Fourth, I think you have much to learn about "civil Christian conduct." I don't know how it fits into your schema of Christian life that it is ever appropriate to situate people within a plane of "Good Jesuits and Bad Jesuits" as though you were the arbiter of goodness. As I said originally, you may well be fully qualified to do so, but you've not offered us any sense of just what it is that gives you the credentials to adjudicate the rectitude of one's understanding and appropriation of the Ignatian tradition.
Fifth, I know you have quite a bit of site traffic, but I sincerely doubt if it's from adoring fans. I reckon many people like myself log on once a day to see what bizarre thing has been posted. I've no doubt some Jesuits love to see Tom Reese referred to as 'lunatic fringe' but I'm not one of them.
Sixth, we never really debated and, even if we had, you deleted all of your comments back in early June. You were incensed the I had the audacity three months ago for you to give an account of your ability to judge. As I've said repeatedly, I'm not saying that you don't have this right, but it would be enormously helpful if you would offer your credentials. In the "debate" in question, I gave a litmus test for making my distinctions: the work of God's Holy Spirit encourages peace, reconciliation, and inspires love; the work of the evil spirit is divisive, breeds suspicion, and instills fear and distrust. I believe I made myself fairly clear in how I saw that distinction playing out in regard to your blog, but that seemed too much for you to take. It didn't burn the bridge, I merely set forth the terms of engagement which you spurned.
Seventh, and finally, I am not looking for agreement. I want transparency. On my blog, I talk about nearly everything: someone once compared my blog to confession. So from yoga to cooking, tin whistle to prayer, softball to vocation promotion, I have no problem covering any issue. But they are my issues and my words and, when I write something, I offer a reason for it. A very close Jesuit friend and I disagree on just about every social issue imaginable but I understand his reasons for his positions and he understands mine. This gives us an endless supply of fodder for conversation and makes for lively and engaging debate. Our fraternal love for one another only deepens as we can explore our differences. But this mutual love can grow only because we are honest with each other and we can offer a rationale for the positions we take. That's all I want: give us reasoned argument rather than pot-shots.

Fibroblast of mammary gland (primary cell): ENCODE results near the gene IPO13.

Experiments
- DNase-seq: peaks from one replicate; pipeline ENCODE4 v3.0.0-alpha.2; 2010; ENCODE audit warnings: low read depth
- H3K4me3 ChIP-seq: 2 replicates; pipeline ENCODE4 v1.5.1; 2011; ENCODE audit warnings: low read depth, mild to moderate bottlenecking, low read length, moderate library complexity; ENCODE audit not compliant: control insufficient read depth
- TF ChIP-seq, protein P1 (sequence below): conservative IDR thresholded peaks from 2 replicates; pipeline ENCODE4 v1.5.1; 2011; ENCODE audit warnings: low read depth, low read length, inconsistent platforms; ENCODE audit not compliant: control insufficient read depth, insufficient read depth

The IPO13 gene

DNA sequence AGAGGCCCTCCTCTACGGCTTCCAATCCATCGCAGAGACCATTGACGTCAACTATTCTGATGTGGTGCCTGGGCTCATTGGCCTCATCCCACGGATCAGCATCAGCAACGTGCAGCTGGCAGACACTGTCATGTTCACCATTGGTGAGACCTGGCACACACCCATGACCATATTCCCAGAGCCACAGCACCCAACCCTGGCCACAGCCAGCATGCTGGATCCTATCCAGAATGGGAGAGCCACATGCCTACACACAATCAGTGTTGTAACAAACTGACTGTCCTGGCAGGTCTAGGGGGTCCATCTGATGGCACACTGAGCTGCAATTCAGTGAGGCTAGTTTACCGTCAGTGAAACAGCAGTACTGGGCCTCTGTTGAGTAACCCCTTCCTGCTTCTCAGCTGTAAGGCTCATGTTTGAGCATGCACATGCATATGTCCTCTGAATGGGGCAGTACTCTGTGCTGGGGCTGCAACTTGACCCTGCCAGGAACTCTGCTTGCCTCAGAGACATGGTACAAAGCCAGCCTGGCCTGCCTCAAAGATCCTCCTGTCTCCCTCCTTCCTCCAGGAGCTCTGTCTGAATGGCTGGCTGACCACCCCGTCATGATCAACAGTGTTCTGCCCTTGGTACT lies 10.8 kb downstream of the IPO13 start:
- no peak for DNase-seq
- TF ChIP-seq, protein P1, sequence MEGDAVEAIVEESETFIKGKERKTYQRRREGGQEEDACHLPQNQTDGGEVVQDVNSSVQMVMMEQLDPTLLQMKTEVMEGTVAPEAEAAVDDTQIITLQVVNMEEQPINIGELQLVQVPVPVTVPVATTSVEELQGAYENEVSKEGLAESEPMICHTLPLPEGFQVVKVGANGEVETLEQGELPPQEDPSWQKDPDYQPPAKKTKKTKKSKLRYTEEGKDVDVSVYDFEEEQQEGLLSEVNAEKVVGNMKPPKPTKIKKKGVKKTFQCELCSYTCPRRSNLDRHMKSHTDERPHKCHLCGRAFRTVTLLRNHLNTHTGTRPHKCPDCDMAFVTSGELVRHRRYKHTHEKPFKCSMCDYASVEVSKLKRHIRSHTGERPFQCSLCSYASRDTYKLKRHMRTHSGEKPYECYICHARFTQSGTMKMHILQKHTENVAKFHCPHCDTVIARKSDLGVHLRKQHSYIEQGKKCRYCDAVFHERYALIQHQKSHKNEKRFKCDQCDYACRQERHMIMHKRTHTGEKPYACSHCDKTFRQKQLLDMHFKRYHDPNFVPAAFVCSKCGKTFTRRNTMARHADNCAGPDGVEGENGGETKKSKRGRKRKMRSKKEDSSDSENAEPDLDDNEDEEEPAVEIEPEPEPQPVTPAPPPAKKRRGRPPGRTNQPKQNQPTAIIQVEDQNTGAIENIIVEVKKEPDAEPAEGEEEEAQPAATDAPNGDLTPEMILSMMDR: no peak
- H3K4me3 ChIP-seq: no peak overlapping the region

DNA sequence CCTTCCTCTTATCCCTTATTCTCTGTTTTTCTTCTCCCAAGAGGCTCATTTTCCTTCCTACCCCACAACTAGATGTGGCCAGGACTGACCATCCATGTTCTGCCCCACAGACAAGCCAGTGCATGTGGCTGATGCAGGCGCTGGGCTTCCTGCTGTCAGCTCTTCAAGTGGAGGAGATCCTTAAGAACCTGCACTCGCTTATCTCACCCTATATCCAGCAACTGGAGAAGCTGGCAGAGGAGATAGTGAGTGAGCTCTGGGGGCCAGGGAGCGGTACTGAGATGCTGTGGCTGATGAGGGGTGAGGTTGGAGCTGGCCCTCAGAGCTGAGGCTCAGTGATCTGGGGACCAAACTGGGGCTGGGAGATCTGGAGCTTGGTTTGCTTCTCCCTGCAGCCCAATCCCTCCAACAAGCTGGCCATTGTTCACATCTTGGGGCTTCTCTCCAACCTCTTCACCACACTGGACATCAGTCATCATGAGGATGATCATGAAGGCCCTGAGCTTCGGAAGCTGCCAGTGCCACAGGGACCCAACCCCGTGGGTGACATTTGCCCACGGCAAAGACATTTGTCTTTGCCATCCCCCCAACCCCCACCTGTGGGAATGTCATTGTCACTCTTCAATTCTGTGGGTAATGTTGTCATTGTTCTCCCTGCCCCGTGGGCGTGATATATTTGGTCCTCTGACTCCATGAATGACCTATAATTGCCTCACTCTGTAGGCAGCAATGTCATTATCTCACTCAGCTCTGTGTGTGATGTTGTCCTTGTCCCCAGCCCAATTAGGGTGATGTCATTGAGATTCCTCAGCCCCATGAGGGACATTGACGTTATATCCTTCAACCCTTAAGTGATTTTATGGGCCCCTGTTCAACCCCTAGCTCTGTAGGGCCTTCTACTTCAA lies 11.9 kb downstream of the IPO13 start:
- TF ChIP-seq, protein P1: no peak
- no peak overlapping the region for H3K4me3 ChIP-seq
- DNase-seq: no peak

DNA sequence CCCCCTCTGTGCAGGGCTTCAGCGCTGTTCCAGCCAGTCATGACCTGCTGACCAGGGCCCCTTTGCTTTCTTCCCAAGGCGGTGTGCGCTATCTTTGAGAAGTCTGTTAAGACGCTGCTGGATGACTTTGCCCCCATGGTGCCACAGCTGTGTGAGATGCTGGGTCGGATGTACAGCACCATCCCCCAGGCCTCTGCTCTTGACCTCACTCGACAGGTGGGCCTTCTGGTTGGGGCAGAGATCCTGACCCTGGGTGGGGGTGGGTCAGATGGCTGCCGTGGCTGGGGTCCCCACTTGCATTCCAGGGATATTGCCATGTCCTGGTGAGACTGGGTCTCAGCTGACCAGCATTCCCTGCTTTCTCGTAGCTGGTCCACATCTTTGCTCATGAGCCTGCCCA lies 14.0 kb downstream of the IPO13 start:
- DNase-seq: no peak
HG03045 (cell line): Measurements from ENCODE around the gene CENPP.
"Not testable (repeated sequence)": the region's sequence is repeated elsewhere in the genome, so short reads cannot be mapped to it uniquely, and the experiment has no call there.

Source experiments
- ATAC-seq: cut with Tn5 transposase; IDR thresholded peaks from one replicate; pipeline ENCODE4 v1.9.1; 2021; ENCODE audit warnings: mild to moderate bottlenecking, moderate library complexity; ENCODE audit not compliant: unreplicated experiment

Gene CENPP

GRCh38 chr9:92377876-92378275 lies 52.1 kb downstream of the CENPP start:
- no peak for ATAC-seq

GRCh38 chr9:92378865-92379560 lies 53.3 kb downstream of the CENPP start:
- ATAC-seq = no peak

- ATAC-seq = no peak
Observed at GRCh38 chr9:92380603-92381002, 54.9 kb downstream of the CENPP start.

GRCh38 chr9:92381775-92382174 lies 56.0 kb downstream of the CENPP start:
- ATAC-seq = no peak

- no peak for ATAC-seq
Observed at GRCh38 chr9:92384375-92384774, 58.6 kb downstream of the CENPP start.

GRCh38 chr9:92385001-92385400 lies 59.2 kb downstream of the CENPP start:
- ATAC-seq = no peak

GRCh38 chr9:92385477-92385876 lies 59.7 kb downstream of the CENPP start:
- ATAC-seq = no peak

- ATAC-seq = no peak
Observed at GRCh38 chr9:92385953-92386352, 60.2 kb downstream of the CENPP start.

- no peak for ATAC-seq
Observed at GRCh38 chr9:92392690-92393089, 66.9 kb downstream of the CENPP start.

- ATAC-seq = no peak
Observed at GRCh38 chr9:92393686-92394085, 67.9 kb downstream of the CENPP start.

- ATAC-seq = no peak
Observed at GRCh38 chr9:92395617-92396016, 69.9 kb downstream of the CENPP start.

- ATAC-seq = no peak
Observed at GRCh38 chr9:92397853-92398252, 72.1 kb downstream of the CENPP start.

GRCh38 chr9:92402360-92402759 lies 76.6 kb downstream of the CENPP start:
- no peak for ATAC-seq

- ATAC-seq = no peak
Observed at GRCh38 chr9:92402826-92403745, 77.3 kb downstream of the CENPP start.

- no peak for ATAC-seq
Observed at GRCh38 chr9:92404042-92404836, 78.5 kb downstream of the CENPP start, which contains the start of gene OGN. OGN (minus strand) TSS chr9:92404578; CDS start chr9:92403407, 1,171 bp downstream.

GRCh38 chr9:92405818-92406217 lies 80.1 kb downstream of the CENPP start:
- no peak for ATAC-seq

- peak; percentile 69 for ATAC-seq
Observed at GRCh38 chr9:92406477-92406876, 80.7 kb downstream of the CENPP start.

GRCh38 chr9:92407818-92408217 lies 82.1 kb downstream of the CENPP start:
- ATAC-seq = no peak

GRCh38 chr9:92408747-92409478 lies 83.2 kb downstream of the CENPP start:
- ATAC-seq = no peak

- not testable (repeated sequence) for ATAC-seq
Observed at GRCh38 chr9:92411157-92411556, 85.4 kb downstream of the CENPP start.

I love being a Jesuit. I have never in my life been happier and I count myself blessed from morning to night to have been called to be a Companion of Jesus. Every day I walk out into a world that can, so often, seem devoid of hope and joy. In preaching and trying to live fully the Gospel of Jesus Christ it is my burden and blessing to be a bearer of this saving Word to a world sorely in need of healing. If I have learned anything in my studies, it is the importance of reasoned argument and respectful engagement. So again, Joseph, I'm offering this in a spirit of charity: provide reasons, arguments, and give an account of how it is that you come to judge out of your "Ignatian Experience." If you are speaking the truth and being a vessel of that truth, then you should feel empowered by this and confident that your reasonable readers will glom onto what you've said. Do not sell us short: I, for one, know that I am ever in pursuit of a more complete understanding of the truth and, if you can help me to see it, I will be overjoyed to see more clearly. But I do not respond well to bullying tactics or guerilla blogging that takes shots at people --- there is nothing charitable or, in my schema of Christian living, of God's Spirit in that.
So I extend a hand and an invitation: a hand in peace and an invitation to deeper engagement.